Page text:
I love scrapple. It's almost the US version of haggis.  Scrapple  and eggs is almost the most wonderful breakfast in the world.

Sophia

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Re: British vs American cooked breakfasts
« Reply #67 on: October 30, 2011, 04:29:17 PM »
To me, an American Breakfast must have

  • Eggs in any form
  • Breakfast Sausage, or Bacon, or Canadian Bacon
  • Carb:  Bread/Toast or Pancake etc or tortillas or fried potatoes
  • Milk or juice
  • Coffee

What I love is that some breakfast restaurants allow you to substitute a side of pancakes for the toast. 

Big difference I noticed was that there were these extra things on the plate in London, but the choice was less.  Good still.

Wonderflonium

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Re: British vs American cooked breakfasts
« Reply #68 on: October 30, 2011, 07:18:55 PM »
When I was a kid, I LOVED scrapple. I liked it sliced thin and cooked extra crispy. Now that I know what's in it, I just can't handle it.  :P
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Doll Fiend

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Re: British vs American cooked breakfasts
« Reply #69 on: October 30, 2011, 07:36:23 PM »
Um. .  what is Scrapple?

Wonderflonium

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Re: British vs American cooked breakfasts
« Reply #70 on: October 30, 2011, 07:59:19 PM »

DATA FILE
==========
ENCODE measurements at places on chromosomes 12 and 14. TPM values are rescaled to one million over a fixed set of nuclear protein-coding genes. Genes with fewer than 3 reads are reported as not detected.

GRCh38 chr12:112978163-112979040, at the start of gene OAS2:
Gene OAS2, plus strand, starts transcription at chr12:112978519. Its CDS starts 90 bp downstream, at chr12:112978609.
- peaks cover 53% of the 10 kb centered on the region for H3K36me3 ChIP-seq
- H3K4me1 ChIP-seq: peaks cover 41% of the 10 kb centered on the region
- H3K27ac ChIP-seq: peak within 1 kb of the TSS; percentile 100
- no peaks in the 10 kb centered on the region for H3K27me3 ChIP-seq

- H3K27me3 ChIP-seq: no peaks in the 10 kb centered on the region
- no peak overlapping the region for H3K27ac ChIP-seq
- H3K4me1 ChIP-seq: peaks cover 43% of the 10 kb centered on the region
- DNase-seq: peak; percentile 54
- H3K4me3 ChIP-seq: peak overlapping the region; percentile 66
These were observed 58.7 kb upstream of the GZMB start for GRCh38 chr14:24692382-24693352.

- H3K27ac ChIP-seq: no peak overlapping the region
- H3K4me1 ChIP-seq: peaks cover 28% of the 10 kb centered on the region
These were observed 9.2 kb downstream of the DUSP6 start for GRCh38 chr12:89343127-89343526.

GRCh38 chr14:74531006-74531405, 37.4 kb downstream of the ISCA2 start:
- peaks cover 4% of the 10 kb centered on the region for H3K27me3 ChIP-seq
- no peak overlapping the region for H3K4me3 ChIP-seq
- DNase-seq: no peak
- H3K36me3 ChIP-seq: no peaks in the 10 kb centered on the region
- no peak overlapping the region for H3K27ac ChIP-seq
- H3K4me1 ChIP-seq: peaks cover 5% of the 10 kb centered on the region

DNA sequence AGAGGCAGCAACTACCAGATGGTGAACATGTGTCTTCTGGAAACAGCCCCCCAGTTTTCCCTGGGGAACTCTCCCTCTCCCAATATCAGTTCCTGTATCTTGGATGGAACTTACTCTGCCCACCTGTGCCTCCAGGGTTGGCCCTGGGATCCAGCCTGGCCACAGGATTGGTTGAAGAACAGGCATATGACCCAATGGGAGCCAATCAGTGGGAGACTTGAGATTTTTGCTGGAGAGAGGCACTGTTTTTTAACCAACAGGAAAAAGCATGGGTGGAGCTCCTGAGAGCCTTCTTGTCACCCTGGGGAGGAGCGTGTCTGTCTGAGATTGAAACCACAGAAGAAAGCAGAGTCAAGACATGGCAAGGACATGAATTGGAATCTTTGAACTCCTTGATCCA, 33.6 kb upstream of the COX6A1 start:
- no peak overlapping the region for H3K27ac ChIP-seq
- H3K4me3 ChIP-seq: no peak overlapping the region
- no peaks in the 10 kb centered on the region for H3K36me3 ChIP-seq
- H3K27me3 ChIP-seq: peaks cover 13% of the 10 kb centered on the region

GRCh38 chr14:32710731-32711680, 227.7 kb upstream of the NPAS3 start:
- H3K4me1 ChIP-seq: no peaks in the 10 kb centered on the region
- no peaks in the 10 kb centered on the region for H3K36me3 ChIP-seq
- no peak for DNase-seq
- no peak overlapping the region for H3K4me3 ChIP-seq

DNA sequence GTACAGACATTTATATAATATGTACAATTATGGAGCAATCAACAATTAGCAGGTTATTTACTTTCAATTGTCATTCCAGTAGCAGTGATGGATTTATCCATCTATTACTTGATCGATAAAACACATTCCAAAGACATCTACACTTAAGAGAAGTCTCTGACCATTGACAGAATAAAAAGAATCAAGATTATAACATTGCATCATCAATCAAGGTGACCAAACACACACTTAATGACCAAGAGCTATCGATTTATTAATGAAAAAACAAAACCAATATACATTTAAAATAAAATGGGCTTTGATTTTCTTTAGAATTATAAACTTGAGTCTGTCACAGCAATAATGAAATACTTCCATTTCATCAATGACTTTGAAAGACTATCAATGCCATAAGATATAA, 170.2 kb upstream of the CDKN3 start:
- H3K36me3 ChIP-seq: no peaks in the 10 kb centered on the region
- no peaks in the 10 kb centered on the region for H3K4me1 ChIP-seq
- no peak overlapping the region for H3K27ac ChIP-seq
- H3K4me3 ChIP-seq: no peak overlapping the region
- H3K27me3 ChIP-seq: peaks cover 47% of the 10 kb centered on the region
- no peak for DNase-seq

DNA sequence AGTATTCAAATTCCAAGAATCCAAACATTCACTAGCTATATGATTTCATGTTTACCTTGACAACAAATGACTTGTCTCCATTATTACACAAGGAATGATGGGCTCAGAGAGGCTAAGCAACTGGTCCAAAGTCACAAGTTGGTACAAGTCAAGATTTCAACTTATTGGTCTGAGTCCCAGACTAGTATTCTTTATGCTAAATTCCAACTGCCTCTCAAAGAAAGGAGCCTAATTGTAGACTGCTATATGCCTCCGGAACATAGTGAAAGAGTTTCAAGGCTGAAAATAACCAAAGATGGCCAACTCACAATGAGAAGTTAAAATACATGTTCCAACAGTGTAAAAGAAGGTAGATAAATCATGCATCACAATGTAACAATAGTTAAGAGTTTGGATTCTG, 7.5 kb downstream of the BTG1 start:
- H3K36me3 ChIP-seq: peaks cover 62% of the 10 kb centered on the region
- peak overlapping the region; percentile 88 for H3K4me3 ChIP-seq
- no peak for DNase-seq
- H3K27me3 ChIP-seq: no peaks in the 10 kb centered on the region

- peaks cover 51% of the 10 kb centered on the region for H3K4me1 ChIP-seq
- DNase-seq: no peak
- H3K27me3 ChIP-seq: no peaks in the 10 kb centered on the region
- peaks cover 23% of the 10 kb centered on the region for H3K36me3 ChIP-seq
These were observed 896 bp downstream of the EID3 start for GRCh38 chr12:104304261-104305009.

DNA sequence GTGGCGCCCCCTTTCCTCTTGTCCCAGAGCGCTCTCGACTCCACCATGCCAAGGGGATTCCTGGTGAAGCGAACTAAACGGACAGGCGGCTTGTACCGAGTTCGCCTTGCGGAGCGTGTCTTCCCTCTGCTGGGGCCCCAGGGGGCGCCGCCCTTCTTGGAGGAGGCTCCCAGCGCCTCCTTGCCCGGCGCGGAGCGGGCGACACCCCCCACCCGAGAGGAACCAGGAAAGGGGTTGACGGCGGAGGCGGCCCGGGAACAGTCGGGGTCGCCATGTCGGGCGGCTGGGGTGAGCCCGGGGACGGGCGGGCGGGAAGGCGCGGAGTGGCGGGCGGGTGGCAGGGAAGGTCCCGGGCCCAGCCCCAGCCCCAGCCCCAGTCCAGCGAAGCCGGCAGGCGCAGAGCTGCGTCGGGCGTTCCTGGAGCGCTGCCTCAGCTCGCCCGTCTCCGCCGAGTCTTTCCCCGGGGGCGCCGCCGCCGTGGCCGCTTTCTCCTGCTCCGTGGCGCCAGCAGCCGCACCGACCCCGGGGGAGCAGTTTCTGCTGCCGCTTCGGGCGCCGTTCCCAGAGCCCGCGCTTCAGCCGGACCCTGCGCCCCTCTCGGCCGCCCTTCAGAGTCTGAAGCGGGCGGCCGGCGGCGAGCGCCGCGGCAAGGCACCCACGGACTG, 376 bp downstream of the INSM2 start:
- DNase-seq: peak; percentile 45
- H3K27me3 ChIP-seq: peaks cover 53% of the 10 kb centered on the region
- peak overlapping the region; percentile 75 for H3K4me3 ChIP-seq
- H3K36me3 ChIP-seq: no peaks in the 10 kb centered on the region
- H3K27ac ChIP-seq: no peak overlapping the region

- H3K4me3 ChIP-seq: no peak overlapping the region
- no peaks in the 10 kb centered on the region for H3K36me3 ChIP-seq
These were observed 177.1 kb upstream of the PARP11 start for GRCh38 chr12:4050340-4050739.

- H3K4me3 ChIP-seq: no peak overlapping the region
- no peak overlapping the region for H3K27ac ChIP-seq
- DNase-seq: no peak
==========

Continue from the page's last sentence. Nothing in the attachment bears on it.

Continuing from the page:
Scrapple is a fine example of Pennsylvania Dutch ingenuity. My people didn't waste anything.  ;D

http://en.wikipedia.org/wiki/Scrapple
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Diane AKA Traska

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Re: British vs American cooked breakfasts
« Reply #71 on: October 30, 2011, 08:05:14 PM »
Short and sweet definition:

Take a pig.  Take everything they use for hot dogs, set it aside.  The rest is scrapple.

And it is GOOD.
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Doll Fiend

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Re: British vs American cooked breakfasts
« Reply #72 on: October 30, 2011, 08:19:05 PM »
*drool* That sounds so good!  Of course, I enjoy Braunschweiger on a regular basis.

Nuku

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Re: British vs American cooked breakfasts
« Reply #73 on: November 18, 2011, 04:27:36 PM »
When I was a kid, every once in a while, my grandfather would make fried mush, which sounds awful, but is really delicious. (Think of polenta put in a loaf pan in the fridge overnight, then sliced and fried in butter.) We ate it with breakfast meat on the side and more butter and maple syrup on top. He was from Southern Illinois.

French toast was one of my fave breakfasts as a kid. My mom put plain sugar on hers instead of syrup. It makes a crunchy coating as it crystallizes.  :) I also always liked places that served crepes. It's like a pancake, but sophistimicated.  ;D

In some places in the upper Midwest, you can get fried lake fish with your eggs. (Popular in more old-style tavern-type restaurants.)

Dys

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Re: British vs American cooked breakfasts
« Reply #74 on: January 23, 2012, 04:01:46 PM »
In our house ( yorkshire, england ) the preferred hot breakfast of choice is ' A butty ' ( sandwich ) containing bacon  / sausage /egg , or any combination thereof.
If feeling sophisticated, then the bread for the butty will be eggy bread. There is a minor risk of burned fingers which is offset by the deliciousness.
There is also an in house debate of ketchup vs brown sauce. Going without is not an option.

Dys